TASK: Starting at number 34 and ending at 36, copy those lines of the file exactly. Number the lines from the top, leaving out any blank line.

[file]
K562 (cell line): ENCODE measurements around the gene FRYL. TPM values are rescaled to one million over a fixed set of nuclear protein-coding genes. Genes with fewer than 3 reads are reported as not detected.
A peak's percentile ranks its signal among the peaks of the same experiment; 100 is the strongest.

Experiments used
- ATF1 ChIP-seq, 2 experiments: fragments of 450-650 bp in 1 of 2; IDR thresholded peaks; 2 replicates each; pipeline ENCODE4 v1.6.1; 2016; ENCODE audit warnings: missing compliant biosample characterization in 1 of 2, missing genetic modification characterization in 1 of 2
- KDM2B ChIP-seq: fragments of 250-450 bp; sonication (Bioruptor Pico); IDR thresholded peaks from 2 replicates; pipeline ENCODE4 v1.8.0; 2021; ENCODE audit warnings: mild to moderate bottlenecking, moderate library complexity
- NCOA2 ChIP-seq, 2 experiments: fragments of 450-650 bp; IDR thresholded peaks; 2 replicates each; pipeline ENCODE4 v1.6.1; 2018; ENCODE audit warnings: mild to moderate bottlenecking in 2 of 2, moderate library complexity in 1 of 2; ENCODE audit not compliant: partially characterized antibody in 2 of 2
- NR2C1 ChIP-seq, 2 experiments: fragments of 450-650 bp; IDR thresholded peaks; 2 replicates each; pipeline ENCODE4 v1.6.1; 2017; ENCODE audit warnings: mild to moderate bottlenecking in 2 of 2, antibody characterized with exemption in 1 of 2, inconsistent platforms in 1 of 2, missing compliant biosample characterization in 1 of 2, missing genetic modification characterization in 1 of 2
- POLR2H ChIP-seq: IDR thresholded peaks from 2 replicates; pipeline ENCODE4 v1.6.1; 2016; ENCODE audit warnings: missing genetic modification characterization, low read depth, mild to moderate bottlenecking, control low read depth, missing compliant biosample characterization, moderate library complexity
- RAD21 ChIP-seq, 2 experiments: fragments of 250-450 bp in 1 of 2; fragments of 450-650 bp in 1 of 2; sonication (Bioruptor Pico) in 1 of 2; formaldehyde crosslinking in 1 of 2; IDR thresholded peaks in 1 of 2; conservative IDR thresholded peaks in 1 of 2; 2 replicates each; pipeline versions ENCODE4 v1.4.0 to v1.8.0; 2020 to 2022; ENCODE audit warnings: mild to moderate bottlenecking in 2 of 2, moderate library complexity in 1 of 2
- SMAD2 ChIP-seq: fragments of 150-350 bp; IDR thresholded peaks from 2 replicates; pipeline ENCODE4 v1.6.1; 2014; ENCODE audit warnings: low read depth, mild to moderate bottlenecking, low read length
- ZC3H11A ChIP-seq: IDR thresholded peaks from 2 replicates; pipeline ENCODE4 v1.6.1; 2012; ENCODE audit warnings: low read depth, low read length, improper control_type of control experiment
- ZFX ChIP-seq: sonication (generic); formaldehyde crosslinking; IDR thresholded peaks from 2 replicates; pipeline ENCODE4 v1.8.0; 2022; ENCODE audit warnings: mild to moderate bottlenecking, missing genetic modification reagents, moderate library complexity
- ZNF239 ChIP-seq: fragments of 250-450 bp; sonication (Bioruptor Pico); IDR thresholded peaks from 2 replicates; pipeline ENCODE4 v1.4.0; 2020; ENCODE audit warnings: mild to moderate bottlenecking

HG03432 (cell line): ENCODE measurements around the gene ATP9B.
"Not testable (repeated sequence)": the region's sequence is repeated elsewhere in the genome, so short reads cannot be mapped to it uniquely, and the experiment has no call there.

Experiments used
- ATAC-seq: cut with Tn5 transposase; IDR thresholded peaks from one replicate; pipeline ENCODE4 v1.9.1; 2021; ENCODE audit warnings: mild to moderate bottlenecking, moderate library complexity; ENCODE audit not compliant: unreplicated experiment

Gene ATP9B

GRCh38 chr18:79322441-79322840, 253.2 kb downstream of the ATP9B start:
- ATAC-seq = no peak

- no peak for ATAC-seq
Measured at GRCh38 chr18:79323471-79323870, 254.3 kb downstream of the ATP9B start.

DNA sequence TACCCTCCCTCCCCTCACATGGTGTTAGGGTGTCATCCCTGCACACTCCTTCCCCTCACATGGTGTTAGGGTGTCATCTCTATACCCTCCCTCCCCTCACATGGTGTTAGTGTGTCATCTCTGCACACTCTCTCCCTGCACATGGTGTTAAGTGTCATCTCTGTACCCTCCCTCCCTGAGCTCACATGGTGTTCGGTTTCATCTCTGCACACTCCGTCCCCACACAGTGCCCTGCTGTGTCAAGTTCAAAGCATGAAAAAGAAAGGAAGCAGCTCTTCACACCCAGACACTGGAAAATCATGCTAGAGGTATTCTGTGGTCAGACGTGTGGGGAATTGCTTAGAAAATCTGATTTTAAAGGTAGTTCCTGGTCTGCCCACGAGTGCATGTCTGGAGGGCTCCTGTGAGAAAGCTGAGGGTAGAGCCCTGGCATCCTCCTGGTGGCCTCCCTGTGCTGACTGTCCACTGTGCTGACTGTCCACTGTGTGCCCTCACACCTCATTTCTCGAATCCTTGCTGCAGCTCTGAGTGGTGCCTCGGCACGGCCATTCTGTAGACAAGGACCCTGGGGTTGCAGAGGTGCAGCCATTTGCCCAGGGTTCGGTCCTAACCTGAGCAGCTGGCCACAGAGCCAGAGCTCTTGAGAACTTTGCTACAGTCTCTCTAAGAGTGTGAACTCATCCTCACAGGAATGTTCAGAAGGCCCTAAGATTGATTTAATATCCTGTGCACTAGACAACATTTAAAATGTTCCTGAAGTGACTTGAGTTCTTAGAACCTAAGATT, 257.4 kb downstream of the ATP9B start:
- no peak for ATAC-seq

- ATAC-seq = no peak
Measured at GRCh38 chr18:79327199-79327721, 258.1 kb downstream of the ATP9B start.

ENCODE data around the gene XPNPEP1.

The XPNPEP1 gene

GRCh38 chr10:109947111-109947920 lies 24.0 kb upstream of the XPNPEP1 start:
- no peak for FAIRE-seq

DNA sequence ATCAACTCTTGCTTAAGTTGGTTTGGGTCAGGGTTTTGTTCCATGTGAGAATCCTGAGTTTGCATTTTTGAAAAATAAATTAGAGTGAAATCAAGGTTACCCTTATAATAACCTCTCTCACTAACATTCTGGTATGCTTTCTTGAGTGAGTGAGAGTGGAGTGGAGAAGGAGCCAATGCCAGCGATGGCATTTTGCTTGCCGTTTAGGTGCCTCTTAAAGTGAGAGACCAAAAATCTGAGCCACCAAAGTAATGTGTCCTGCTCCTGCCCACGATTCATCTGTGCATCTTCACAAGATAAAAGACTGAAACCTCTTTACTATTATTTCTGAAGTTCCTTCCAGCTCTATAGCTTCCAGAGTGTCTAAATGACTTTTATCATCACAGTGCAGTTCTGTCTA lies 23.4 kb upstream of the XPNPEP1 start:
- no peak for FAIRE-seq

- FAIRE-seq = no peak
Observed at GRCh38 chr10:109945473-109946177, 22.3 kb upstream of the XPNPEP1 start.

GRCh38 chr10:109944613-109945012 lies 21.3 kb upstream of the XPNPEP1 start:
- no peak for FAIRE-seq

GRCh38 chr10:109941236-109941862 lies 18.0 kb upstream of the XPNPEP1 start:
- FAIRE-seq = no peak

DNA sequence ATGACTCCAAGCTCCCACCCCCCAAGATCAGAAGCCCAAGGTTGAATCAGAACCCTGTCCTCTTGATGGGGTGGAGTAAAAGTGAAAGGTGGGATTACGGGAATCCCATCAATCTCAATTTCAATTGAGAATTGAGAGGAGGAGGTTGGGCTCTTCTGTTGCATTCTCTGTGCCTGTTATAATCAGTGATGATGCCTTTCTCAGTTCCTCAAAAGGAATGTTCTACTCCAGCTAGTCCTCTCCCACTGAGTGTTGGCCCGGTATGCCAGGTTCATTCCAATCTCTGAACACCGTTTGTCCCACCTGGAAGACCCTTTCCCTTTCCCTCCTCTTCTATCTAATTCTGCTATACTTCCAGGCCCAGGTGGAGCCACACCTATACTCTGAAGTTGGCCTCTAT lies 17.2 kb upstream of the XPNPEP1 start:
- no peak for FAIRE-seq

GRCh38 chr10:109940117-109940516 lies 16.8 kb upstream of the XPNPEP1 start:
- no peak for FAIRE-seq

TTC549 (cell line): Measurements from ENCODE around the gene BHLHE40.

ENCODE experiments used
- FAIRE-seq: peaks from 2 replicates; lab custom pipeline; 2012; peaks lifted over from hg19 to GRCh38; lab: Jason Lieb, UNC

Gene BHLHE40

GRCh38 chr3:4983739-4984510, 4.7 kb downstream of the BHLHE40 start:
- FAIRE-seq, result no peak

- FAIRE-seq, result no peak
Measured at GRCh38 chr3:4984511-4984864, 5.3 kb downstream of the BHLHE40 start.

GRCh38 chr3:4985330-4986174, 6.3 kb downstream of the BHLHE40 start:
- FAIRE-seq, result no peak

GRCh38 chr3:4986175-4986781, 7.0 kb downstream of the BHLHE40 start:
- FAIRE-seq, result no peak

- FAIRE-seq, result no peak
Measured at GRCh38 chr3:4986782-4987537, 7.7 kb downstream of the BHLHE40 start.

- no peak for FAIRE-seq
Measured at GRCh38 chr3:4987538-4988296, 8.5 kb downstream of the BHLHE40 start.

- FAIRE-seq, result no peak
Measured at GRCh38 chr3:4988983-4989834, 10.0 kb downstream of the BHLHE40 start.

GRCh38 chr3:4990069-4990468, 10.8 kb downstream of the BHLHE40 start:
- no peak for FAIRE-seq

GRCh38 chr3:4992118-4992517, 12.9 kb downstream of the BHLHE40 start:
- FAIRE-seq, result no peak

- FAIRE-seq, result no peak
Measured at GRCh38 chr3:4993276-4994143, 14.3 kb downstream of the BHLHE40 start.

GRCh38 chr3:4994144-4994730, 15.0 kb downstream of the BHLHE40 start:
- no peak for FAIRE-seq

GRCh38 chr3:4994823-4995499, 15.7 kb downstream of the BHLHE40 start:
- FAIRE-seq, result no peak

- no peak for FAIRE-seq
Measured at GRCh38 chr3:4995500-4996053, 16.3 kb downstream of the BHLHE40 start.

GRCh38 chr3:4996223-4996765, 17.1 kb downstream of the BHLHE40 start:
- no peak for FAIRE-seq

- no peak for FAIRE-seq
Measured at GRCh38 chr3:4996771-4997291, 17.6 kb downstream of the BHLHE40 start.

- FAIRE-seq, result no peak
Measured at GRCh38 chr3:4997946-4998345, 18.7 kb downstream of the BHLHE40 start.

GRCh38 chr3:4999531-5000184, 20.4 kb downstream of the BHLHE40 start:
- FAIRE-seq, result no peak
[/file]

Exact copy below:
Observed at GRCh38 chr10:109945473-109946177, 22.3 kb upstream of the XPNPEP1 start.

GRCh38 chr10:109944613-109945012 lies 21.3 kb upstream of the XPNPEP1 start:
- no peak for FAIRE-seq